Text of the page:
These three stacks are novels. Over the last 12 years, I’ve written all three of them. The one on the left has moments of brilliance, but needs a major rewrite that I’m not sure I can give it. It was my first - call it an exercise in learning how to write a book. The middle one, The Survivor of San Guillermo, is going to get published in 2013. And the one on the right - The Talented Boys - is better than either of the other two.
Twelve years, I’m finally getting a book published. End of the world. Fuck.
This is an intricate, yet highly enjoyable and immersive board game I designed, which is based on a millions-dollar intellectual property that I can’t disclose until the property rights owner agrees to license it. If it gets licensed I’ll be ecstatic, because the IP is one I love, that my friends love, and that I believe is worthy of as much respect as Star Wars and Lord of The Rings. Even if we don’t get the license, I can adapt the game to a different IP and still have a great and highly publishable game.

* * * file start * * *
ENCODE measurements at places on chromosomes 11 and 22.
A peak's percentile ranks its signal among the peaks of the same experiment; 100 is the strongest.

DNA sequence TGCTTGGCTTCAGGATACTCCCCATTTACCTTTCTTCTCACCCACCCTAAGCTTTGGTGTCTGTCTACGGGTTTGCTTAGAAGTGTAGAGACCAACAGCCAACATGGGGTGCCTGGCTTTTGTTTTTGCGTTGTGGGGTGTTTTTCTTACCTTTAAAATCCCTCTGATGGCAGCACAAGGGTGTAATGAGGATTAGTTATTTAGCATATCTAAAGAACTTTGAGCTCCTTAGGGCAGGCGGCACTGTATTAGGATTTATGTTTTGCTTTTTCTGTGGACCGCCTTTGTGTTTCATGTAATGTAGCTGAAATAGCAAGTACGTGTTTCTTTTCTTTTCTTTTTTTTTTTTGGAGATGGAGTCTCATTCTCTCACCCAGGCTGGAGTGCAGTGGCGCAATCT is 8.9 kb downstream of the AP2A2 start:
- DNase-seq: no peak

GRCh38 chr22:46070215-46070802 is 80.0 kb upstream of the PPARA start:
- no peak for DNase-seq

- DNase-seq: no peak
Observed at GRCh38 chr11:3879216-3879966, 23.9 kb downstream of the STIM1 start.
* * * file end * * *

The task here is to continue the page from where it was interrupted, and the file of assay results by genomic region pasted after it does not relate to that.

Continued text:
Unless the world ends.
This is the back of my house. About five years ago, I added a new sun room to the back, with a little help from my dad. It was a project several years in the making, because I had to work on it in the nooks and crannies between doing all the other things I do. But it’s a great room - and it adds thousands of dollars of value to my home, as well as several hundred square feet. I’m almost finished with it, and then Aida (my wife) and I can start seriously looking into selling our house and upgrading to something even bigger. I’ll probably have it done by spring, weather permitting.
Finally, there’s these two little ones. As sure as I am that they’d get a free trip to Heaven should the apocalypse prove real, and thus avoid the horrors of teenage-dom and adulthood, it’d be a travesty of Earth-shattering proportions. I’ve invested most of my heart and a lot of effort in making certain these two are happy and wholesome. Having that job cut off before I finished it MIGHT piss me off more than all the other stuff combined.